Cargill, the Dr Gloom of commodities markets

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Cargill has become the Dr Gloom of the commodities trading sector.

The Minnesota-based company was the first big trading house to warn about the economic slowdown; its latest quarterly results reflected a sharp drop year-on-year; and now it is firing 2,000 people due to the “continued weak global economy”.

This is no small matter: Cargill is at the centre of global trade, shipping commodities from wheat to beef, and the wide reach of its business network helps it anticipate changes in the economic cycle. Other top commodities trading houses – particularly Glencore and Noble Group – are, however, painting a much rosier outlook, offering a much more positive view both about the global economy and their businesses.

It is too early to say whether Cargill’s bearishness is justified. But it is worth noting that Cargill is a privately-owned company – still controlled by the MacMillan and Cargill families, descendants of the founders who set up the group in 1865 – so it does not feel obliged to put as brave a face on in a bad economic environment as its publicly-listed rivals.

Over the weekend, Cargill said it would reduce its 138,000 workforce over the next six months by roughly 1.5 per cent as part of an “overall effort to reduce expenses” due to weak economic growth.

“As economic conditions change, so must we,” said Mike Fernandez, corporate vice-president at the commodities trading house. The announcement comes after lacklustre financial performance in the first three months of its fiscal year. In October, the trading house said its net profit for the three months to August 31 fell a hefty 66 per cent from a year ago, to $236m.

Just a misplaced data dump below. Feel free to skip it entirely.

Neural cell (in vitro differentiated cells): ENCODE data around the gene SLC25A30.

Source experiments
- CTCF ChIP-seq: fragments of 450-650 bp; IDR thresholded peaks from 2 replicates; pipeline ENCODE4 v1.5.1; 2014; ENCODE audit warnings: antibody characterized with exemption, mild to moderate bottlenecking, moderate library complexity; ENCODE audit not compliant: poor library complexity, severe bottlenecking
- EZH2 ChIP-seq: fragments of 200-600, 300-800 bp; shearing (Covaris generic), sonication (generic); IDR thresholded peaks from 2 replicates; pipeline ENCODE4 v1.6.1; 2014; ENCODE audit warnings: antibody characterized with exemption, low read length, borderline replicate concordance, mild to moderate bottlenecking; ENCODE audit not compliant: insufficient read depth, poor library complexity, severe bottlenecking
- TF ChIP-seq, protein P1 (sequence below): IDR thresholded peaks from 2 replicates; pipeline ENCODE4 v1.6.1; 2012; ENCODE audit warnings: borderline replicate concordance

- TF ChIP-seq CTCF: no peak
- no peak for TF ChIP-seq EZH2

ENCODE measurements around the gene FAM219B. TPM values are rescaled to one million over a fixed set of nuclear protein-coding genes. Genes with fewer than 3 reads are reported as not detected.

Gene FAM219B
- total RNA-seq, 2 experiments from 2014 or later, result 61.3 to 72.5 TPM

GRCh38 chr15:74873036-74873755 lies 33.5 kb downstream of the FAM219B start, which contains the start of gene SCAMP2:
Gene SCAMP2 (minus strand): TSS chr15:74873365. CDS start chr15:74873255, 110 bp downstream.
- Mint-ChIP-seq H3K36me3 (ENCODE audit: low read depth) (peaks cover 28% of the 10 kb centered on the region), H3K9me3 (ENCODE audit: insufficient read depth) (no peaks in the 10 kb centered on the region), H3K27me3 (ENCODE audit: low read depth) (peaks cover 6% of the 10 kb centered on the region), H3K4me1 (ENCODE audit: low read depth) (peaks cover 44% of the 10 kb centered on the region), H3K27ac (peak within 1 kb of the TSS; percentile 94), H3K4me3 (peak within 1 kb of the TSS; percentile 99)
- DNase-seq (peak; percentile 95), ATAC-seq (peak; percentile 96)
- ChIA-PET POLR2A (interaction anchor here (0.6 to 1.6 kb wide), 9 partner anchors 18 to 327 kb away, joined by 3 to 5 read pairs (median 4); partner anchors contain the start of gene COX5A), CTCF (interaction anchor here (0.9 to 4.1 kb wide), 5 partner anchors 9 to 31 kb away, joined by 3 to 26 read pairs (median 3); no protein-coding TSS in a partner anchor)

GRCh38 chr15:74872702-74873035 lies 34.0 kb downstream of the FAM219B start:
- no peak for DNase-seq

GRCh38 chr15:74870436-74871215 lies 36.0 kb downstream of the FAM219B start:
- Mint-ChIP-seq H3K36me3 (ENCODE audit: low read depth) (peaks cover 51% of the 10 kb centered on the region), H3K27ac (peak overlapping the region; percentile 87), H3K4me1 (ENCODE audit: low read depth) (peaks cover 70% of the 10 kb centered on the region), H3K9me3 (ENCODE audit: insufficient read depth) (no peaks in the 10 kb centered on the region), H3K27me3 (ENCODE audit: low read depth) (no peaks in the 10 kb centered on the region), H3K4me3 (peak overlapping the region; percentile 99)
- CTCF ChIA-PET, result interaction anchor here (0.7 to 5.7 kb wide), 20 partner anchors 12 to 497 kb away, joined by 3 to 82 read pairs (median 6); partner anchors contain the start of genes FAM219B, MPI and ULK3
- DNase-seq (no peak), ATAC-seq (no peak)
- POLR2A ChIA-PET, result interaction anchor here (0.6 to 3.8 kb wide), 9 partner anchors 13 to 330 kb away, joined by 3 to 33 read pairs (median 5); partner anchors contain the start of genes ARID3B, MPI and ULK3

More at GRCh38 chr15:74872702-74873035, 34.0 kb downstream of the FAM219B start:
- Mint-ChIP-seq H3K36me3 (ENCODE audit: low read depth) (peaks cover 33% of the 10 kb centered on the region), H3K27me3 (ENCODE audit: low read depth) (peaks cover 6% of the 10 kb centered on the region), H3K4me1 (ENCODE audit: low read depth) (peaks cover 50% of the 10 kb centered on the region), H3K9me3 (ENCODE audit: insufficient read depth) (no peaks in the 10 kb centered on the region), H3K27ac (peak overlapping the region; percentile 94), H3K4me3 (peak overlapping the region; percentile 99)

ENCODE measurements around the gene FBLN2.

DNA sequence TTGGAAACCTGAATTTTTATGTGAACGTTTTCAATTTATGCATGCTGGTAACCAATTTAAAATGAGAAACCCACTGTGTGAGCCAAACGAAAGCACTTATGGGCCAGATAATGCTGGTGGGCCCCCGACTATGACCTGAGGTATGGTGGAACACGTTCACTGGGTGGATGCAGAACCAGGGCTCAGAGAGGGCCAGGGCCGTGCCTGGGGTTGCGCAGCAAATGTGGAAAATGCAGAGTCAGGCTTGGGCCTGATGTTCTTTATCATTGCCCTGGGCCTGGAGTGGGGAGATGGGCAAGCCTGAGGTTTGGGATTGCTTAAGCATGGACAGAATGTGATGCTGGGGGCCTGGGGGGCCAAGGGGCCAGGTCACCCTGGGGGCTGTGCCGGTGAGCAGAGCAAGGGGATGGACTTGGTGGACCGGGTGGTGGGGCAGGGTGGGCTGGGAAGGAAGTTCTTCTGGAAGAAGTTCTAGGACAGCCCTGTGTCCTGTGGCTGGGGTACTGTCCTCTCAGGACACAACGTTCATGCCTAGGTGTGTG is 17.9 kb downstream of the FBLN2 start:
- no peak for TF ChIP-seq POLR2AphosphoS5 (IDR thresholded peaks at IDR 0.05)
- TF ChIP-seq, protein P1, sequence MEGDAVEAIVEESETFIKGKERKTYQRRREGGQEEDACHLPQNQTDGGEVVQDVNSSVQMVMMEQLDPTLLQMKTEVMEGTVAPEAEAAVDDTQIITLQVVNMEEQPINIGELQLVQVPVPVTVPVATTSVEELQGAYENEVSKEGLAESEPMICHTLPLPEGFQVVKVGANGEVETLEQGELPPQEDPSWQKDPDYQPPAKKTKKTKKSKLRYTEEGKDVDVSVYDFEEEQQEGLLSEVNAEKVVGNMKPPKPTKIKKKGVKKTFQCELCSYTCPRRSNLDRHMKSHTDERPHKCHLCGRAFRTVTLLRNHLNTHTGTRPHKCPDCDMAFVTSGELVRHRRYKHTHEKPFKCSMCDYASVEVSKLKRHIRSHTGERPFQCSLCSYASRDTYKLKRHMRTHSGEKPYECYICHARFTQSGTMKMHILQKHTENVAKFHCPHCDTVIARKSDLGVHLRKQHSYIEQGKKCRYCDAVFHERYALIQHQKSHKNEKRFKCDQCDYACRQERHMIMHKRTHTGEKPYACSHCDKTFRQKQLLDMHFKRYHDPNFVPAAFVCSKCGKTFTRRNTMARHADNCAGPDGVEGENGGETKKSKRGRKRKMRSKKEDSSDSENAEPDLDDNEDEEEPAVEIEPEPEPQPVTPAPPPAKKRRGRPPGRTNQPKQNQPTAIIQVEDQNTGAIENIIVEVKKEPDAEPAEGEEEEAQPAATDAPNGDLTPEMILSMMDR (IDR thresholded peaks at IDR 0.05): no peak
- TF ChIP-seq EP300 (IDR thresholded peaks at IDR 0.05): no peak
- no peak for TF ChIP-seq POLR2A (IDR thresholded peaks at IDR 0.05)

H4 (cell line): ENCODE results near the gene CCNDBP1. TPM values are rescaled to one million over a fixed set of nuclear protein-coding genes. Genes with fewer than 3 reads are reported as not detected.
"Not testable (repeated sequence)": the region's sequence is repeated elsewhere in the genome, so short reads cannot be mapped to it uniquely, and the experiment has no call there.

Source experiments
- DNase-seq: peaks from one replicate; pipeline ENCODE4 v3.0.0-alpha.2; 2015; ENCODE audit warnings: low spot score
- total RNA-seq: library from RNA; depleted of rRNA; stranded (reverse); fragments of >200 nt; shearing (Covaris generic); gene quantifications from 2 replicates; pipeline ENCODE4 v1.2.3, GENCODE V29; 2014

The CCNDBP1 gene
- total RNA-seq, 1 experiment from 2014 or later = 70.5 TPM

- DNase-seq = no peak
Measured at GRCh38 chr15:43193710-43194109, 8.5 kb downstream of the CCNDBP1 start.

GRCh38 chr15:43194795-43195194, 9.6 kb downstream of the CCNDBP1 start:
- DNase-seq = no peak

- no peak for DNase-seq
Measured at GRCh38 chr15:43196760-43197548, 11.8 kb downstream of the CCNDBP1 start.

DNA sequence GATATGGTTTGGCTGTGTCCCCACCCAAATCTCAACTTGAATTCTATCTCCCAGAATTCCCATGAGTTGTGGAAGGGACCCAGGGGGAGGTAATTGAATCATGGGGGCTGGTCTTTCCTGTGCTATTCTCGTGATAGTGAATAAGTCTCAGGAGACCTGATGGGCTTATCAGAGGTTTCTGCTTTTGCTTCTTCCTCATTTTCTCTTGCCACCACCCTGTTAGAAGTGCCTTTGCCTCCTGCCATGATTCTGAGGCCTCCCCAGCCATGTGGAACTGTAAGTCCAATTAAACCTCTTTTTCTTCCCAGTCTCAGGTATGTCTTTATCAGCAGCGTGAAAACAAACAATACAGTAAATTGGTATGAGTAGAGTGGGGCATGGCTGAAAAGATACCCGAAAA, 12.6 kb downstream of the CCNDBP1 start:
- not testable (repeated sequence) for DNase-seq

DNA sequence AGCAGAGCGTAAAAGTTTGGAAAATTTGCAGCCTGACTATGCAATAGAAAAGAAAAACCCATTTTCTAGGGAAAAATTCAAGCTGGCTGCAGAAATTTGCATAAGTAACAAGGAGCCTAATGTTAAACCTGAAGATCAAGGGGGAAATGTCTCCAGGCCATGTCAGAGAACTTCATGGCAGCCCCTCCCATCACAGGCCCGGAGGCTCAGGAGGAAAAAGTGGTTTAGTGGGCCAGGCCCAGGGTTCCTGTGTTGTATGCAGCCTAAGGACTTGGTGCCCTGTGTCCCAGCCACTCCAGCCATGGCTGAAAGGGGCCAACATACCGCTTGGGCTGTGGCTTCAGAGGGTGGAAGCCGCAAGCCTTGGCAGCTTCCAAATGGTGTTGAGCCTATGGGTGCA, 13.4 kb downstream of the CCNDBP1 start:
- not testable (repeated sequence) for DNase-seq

Back in September, Paul Conway, Cargill deputy chief executive, said that the company felt that global economic growth was “weak and weakening”. He said: “We are going through a long, slow, anaemic, tough recovery”. The statement over the weekend indicates that Cargill’s view has not changed at all, further pointing to a global economic slowdown. Mr Conway indicated back in September that the problem was that the economic slowdown was not only affecting the US and Europe, but was then already spreading to several Brics countries – Brazil, India and China.

Investors in the global commodities trading sector should take note.

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